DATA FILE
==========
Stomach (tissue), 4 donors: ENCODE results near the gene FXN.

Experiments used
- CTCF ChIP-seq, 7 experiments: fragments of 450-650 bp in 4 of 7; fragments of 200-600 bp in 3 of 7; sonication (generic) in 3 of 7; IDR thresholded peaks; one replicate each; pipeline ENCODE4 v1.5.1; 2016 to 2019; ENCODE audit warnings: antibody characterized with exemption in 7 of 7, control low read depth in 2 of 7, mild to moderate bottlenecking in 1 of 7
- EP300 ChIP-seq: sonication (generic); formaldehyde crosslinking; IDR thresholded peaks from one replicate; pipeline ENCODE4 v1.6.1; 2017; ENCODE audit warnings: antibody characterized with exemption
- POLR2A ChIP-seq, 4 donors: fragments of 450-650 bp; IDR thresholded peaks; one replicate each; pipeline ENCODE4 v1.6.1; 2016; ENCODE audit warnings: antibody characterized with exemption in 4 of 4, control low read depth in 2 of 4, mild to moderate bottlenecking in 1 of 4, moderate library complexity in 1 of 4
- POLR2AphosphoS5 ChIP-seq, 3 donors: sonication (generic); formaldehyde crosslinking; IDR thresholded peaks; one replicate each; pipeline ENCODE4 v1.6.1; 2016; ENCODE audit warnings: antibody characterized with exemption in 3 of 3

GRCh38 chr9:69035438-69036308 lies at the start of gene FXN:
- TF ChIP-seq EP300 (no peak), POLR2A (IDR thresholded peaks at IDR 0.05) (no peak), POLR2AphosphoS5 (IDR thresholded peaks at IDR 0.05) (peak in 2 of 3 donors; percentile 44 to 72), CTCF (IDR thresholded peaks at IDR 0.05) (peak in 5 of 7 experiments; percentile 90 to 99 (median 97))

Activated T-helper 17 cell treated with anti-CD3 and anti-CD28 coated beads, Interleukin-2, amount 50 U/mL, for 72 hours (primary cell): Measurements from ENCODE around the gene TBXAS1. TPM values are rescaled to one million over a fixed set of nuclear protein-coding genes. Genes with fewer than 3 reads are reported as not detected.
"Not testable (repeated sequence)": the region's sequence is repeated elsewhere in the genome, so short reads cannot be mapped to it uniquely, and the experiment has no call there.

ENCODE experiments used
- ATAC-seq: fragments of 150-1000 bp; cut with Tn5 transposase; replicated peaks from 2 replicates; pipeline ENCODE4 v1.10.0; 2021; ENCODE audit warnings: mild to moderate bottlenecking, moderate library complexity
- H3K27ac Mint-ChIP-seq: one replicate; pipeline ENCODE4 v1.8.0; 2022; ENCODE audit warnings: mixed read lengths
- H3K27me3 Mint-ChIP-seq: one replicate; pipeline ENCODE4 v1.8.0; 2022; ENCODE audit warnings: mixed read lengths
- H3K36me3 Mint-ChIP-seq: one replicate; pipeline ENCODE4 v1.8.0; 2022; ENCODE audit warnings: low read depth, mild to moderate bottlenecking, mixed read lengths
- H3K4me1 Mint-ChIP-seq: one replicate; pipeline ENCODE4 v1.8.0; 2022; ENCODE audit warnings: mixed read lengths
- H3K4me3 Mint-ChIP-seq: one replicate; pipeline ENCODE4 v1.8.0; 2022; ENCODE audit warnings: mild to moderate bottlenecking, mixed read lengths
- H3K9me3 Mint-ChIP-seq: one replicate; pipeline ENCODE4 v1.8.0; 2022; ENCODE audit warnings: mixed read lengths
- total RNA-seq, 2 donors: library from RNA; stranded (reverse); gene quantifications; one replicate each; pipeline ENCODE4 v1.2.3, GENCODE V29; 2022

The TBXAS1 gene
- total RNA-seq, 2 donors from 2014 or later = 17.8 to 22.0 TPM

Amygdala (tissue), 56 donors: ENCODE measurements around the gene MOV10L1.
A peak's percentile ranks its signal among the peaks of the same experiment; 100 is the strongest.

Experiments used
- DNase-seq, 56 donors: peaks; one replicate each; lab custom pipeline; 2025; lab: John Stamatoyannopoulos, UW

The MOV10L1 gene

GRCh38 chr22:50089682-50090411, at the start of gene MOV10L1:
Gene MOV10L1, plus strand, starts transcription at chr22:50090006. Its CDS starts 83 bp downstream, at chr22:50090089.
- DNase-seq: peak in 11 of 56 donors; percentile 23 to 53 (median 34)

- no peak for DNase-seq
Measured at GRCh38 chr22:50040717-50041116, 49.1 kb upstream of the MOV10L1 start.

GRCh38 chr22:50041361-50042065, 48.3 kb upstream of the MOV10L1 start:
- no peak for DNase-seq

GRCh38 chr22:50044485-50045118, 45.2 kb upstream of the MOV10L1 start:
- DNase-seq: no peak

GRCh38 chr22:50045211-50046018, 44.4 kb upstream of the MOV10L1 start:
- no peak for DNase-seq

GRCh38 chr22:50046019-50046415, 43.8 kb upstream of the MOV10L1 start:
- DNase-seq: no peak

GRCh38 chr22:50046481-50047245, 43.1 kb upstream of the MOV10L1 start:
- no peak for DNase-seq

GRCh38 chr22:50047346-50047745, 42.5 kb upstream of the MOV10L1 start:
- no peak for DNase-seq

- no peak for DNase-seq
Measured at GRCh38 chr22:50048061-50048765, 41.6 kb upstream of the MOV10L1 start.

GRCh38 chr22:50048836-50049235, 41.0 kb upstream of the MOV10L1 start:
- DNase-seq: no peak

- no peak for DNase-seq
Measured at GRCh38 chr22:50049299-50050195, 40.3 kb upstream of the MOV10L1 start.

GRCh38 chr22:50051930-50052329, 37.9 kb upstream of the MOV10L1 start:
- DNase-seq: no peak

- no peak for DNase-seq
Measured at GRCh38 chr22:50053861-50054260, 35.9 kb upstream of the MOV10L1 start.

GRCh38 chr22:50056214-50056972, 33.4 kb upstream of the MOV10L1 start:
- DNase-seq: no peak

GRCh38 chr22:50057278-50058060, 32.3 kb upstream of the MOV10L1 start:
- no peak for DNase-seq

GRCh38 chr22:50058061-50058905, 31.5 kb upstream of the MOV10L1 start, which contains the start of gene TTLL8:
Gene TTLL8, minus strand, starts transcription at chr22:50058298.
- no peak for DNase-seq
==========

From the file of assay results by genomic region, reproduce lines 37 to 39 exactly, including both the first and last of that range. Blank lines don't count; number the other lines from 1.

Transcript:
- no peak for DNase-seq

GRCh38 chr22:50046019-50046415, 43.8 kb upstream of the MOV10L1 start:
- DNase-seq: no peak